by Joe Thomas
From the first seconds of opening track "Cintura #1"'s solitary and close-feeling percussion, Horoscope's third album feels like an immediate and intimate exploration of Rene J. Nunes-Cabrera's Cuban roots. There's no shortage of identity-focused work these days that explores a given artists' experience of their given cultural upbringing and socialization. While a lot of this work (understandably) hinges on themes of representation and empowerment, Horoscope's work on Carne. has a more complex and interrogative tone. The sonic choices he makes throughout his largely noise and drone influenced electronic pieces seem to probe the limits to which these cultural identities can ultimately define us.
"Descarga #1" introduces a basic conga groove before immediately disrupting it with discomfiting high-end frequencies. It feels like trying to get funky to your own tinnitus. As these disparate elements coalesce uncomfortably around the track's declarative vocal, their juxtaposition reminds us that our own sense of our personal histories rarely takes the form of linear historical events that fit us into neat categories of "self". Rather, our identities are often the site of clashing sensibilities, some inherited, some forged individually over the course of our lives. More so than any other song on Carne., “Descarga #1” embodies this ongoing tension between the roots that birth and tether us to this world, and the struggle to orient ourselves towards our future with some degree of individual agency, a struggle made plain as “Descarga's” increasingly strained vocal is eventually subsumed by electronic noise.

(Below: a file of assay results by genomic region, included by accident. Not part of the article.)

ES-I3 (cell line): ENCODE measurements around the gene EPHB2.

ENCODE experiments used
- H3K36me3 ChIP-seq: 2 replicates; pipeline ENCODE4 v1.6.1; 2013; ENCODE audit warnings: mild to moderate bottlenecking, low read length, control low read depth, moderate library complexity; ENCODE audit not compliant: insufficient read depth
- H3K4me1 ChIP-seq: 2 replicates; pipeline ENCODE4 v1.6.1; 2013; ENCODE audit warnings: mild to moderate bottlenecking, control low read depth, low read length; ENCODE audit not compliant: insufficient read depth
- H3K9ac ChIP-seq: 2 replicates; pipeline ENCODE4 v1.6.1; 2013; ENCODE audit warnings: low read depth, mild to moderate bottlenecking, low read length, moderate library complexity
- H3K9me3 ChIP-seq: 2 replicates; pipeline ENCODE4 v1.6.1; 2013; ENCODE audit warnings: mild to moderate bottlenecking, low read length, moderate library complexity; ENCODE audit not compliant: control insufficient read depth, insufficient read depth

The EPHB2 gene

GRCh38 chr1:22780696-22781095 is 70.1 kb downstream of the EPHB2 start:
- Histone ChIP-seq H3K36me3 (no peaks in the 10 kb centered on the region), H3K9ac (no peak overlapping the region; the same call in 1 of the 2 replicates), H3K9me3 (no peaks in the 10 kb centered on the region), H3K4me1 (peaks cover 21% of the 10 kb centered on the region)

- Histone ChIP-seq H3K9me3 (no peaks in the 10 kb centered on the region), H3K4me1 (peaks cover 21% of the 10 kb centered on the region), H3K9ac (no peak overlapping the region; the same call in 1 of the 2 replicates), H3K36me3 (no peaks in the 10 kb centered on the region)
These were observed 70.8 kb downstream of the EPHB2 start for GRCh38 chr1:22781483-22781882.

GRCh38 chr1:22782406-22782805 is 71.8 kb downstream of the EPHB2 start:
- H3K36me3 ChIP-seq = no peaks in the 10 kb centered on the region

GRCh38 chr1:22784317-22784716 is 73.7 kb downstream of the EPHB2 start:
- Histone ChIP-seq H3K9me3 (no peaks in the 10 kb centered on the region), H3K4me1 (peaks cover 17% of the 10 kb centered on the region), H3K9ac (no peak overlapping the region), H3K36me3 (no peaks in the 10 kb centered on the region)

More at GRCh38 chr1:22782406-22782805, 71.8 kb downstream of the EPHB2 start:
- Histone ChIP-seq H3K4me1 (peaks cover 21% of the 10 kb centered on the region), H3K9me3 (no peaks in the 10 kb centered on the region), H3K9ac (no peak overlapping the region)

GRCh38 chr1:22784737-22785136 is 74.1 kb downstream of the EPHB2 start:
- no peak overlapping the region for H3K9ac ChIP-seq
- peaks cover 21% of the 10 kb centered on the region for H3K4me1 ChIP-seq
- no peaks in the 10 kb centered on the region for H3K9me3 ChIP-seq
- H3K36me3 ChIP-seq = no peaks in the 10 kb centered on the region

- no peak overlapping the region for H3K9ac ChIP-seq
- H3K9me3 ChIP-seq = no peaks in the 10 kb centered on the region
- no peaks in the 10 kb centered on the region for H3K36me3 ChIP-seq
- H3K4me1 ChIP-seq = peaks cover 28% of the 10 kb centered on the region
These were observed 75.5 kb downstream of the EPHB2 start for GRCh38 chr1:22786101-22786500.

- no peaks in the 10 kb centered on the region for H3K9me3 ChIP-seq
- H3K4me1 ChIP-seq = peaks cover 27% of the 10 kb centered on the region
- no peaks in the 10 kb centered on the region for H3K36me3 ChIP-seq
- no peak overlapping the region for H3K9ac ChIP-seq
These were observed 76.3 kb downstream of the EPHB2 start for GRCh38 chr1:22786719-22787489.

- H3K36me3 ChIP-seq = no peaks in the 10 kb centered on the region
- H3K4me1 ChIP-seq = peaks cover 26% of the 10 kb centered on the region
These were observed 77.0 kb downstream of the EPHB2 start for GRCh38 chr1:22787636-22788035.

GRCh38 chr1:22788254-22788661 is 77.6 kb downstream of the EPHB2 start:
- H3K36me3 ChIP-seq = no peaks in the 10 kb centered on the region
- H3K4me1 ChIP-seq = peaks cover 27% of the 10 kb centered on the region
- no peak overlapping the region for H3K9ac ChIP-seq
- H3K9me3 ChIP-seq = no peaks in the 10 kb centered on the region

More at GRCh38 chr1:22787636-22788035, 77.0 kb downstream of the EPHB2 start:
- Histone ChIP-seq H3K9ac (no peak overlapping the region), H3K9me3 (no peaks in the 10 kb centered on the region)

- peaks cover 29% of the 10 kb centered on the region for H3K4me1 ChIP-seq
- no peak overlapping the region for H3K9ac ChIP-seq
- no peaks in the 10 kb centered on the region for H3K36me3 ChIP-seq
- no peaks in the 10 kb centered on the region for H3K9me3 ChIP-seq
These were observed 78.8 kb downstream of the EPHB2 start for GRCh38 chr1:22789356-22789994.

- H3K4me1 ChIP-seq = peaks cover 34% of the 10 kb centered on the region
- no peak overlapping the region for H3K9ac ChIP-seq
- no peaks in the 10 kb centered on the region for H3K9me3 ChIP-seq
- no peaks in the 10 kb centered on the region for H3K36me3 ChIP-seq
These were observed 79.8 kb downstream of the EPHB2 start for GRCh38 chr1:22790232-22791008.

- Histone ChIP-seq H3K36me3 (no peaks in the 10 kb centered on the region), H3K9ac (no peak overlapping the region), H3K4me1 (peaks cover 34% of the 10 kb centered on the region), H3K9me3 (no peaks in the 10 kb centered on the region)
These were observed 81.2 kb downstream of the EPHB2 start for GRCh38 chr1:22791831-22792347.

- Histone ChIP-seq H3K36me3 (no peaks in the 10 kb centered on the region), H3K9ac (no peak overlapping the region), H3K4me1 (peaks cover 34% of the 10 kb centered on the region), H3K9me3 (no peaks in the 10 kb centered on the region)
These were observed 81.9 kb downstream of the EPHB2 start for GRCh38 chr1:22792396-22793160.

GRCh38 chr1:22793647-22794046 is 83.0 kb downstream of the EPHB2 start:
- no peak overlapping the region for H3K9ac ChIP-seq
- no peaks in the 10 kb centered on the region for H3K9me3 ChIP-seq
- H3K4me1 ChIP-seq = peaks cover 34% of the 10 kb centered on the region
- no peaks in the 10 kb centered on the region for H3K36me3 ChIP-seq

This tension is key to Carne. A tension between vibrancy and warmth, and a sense of austerity and grit. A tension between familiarity and nostalgia on one side (the short a capella "Corazon," for example, sounds like it could be a lullaby from a distant memory) and stranger, more exploratory territory on the other, e.g. the mutilated drones of "Violetas graphica". Nunes-Cabrera often twists and melds these poles to the point that his songs rarely feel like they wholly embody either of these sides. Nothing feels totally tied to a familiar past or an unknown future. Everything is some amorphous combination of both.
It makes for a really interesting and unique piece of work. Nunes-Cabrera succeeds in having his eerie meditations on nostalgia and self-realization resonate on multiple levels, creating a contemporary-sounding piece while channelling the echoes and whispers of history's ghosts.